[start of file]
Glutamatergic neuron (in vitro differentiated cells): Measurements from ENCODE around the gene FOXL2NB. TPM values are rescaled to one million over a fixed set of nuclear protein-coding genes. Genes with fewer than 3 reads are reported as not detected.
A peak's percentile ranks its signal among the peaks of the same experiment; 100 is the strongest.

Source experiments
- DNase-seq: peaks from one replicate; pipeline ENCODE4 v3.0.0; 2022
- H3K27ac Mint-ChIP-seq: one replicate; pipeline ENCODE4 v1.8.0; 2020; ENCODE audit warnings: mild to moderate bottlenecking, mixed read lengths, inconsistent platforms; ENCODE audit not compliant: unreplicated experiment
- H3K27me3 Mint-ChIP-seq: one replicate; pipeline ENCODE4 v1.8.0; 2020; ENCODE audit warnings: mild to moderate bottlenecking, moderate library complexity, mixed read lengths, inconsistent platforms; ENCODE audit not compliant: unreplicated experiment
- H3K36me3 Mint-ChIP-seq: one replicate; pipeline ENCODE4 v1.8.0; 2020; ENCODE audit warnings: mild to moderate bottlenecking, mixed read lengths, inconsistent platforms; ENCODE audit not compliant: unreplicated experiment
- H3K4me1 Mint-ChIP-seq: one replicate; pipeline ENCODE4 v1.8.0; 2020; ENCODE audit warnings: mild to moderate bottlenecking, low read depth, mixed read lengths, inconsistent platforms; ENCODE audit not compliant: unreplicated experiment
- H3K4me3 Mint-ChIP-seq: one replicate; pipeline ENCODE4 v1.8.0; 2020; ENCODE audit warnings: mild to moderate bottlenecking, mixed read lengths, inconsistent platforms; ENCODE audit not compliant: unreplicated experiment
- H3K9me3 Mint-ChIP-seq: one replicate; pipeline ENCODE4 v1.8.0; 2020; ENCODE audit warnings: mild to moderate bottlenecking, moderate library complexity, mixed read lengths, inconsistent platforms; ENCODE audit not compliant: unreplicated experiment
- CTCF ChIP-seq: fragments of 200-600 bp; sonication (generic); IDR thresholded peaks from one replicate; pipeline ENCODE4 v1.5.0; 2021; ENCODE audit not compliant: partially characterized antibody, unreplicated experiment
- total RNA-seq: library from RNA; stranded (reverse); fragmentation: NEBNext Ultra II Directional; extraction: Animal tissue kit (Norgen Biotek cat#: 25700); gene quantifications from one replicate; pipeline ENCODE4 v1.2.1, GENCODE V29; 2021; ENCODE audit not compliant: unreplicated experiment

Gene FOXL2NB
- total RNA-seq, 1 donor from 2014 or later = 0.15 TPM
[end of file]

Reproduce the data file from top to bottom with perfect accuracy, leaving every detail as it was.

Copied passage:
Glutamatergic neuron (in vitro differentiated cells): Measurements from ENCODE around the gene FOXL2NB. TPM values are rescaled to one million over a fixed set of nuclear protein-coding genes. Genes with fewer than 3 reads are reported as not detected.
A peak's percentile ranks its signal among the peaks of the same experiment; 100 is the strongest.

Source experiments
- DNase-seq: peaks from one replicate; pipeline ENCODE4 v3.0.0; 2022
- H3K27ac Mint-ChIP-seq: one replicate; pipeline ENCODE4 v1.8.0; 2020; ENCODE audit warnings: mild to moderate bottlenecking, mixed read lengths, inconsistent platforms; ENCODE audit not compliant: unreplicated experiment
- H3K27me3 Mint-ChIP-seq: one replicate; pipeline ENCODE4 v1.8.0; 2020; ENCODE audit warnings: mild to moderate bottlenecking, moderate library complexity, mixed read lengths, inconsistent platforms; ENCODE audit not compliant: unreplicated experiment
- H3K36me3 Mint-ChIP-seq: one replicate; pipeline ENCODE4 v1.8.0; 2020; ENCODE audit warnings: mild to moderate bottlenecking, mixed read lengths, inconsistent platforms; ENCODE audit not compliant: unreplicated experiment
- H3K4me1 Mint-ChIP-seq: one replicate; pipeline ENCODE4 v1.8.0; 2020; ENCODE audit warnings: mild to moderate bottlenecking, low read depth, mixed read lengths, inconsistent platforms; ENCODE audit not compliant: unreplicated experiment
- H3K4me3 Mint-ChIP-seq: one replicate; pipeline ENCODE4 v1.8.0; 2020; ENCODE audit warnings: mild to moderate bottlenecking, mixed read lengths, inconsistent platforms; ENCODE audit not compliant: unreplicated experiment
- H3K9me3 Mint-ChIP-seq: one replicate; pipeline ENCODE4 v1.8.0; 2020; ENCODE audit warnings: mild to moderate bottlenecking, moderate library complexity, mixed read lengths, inconsistent platforms; ENCODE audit not compliant: unreplicated experiment
- CTCF ChIP-seq: fragments of 200-600 bp; sonication (generic); IDR thresholded peaks from one replicate; pipeline ENCODE4 v1.5.0; 2021; ENCODE audit not compliant: partially characterized antibody, unreplicated experiment
- total RNA-seq: library from RNA; stranded (reverse); fragmentation: NEBNext Ultra II Directional; extraction: Animal tissue kit (Norgen Biotek cat#: 25700); gene quantifications from one replicate; pipeline ENCODE4 v1.2.1, GENCODE V29; 2021; ENCODE audit not compliant: unreplicated experiment

Gene FOXL2NB
- total RNA-seq, 1 donor from 2014 or later = 0.15 TPM